W3C home > Mailing lists > Public > www-rdf-interest@w3.org > April 2003

RE: URI for language identifiers

From: <Patrick.Stickler@nokia.com>
Date: Tue, 1 Apr 2003 16:32:09 +0300
Message-ID: <A03E60B17132A84F9B4BB5EEDE57957B5FBB5B@trebe006.europe.nokia.com>
To: <miles@milessabin.com>, <www-rdf-interest@w3.org>

> -----Original Message-----
> From: ext Miles Sabin [mailto:miles@milessabin.com]
> Sent: 01 April, 2003 16:10
> To: www-rdf-interest@w3.org
> Subject: Re: URI for language identifiers
> Patrick Stickler wrote,
> > *How* or *where* a given URI is used does not affect its
> > authoritative meaning. Usage can only reflect the presumptions
> > of the user, but that does not usurp the authority fo the owner,
> > and may very well result in disagreement or ambiguity.
> I'm sorry, but this is just wrong.
> Other than intrinsic network and DNS semantics, there isn't currently 
> any notion of an authority for a URI which has semantic relevance to 
> RDF.

Either you have not understood what I was saying, or you are simply wrong
(or both ;-)

The denotation of a given URI is that which the owner of that URI
specifies. Period.

And any disagreement about the denotation of a given URI utimately
must be resolved by the owner of that URI.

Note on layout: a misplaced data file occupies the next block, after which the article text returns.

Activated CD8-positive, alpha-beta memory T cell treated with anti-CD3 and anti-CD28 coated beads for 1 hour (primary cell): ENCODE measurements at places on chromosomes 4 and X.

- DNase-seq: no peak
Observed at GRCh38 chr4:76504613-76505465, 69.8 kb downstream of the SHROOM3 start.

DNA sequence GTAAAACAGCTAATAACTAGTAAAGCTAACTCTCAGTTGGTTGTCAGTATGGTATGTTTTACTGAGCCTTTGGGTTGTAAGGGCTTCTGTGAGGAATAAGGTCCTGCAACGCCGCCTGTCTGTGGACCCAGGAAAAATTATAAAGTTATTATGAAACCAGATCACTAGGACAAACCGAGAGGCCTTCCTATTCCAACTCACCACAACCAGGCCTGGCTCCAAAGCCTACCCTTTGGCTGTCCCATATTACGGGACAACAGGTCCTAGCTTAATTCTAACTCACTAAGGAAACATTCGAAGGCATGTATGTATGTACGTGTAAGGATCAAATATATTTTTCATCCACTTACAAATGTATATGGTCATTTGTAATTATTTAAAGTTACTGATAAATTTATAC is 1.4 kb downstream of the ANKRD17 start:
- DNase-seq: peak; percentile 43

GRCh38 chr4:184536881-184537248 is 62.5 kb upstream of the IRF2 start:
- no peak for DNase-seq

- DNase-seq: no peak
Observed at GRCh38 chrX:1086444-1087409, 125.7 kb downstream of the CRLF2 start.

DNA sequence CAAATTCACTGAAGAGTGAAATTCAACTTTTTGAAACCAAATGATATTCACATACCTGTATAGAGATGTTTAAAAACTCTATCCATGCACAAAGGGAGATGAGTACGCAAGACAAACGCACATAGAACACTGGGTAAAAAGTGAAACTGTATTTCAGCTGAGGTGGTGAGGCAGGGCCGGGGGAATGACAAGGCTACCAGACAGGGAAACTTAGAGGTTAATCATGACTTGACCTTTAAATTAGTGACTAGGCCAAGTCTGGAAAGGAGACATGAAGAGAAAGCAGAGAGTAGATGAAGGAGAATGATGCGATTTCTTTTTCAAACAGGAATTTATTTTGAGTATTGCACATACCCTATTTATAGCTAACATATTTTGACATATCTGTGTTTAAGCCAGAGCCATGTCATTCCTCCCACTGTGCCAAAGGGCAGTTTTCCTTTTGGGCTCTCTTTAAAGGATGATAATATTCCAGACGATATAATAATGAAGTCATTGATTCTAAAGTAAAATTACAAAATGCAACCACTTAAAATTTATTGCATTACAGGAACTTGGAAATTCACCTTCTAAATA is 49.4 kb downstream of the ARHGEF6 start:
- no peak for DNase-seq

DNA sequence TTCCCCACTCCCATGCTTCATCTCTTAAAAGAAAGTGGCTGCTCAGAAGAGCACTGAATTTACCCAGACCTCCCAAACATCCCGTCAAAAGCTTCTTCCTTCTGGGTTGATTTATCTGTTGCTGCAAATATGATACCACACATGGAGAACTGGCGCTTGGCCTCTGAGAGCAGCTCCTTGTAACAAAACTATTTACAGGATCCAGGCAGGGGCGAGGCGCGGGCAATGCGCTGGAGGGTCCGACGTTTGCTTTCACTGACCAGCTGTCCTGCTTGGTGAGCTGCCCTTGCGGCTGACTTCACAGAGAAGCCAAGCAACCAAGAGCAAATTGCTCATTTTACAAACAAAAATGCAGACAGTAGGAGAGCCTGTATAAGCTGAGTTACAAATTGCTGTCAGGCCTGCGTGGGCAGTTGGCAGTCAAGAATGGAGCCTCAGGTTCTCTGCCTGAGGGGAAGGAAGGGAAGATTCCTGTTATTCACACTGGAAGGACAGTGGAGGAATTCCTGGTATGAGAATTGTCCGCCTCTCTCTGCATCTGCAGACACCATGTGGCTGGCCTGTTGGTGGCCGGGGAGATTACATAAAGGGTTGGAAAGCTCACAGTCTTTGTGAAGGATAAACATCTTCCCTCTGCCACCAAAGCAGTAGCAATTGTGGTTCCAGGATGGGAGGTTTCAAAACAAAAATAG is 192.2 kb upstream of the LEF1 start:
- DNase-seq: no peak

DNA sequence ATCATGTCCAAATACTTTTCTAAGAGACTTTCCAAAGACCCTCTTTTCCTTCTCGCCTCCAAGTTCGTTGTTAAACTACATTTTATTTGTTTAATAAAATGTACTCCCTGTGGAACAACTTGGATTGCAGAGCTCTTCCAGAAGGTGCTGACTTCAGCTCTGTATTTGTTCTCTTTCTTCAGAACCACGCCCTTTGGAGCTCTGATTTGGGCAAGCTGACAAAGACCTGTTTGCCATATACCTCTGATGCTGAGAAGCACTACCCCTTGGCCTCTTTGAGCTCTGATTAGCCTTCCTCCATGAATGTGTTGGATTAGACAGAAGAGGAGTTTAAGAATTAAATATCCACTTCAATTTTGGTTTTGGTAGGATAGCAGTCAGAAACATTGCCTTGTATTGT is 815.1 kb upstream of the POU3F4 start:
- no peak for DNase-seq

If I mint a URI and say it denotes the city of Paris, France. And
you come along and use it to denote the city of Paris, Mississippi,
then you are wrong and I am right, because it's *my* URI. It's as
simple as that. The owner of a URI gets to say what it denotes and
if you don't agree, then don't use that URI. Use of someone elses
URI is an implicit agreement about what the owner says it denotes
(leaving aside cases of misunderstanding, etc.)

Likewise, if I have a URI that denotes a document that I wrote and
of which I am the owner, and I make a statement that e.g. it has
4293 characters of textual content in it and you say it has only
1882 characters of textual content in it, then my assertion bears
an authority that yours does not. True, it may very well be that you
are correct and I might be incorrect, but that doesn't in any way
change the fact that assertions about a resource made by the 
owner of the resource bear special authority over assertions made
by third parties.

> Ironically, your claiming that there is such an authority is 
> an example 
> of a local ascription of meaning based on idiosyncratic use ;-)

I don't see that. I think you should re-read my post. Perhaps you
missed what I was saying...

Received on Tuesday, 1 April 2003 08:32:14 UTC

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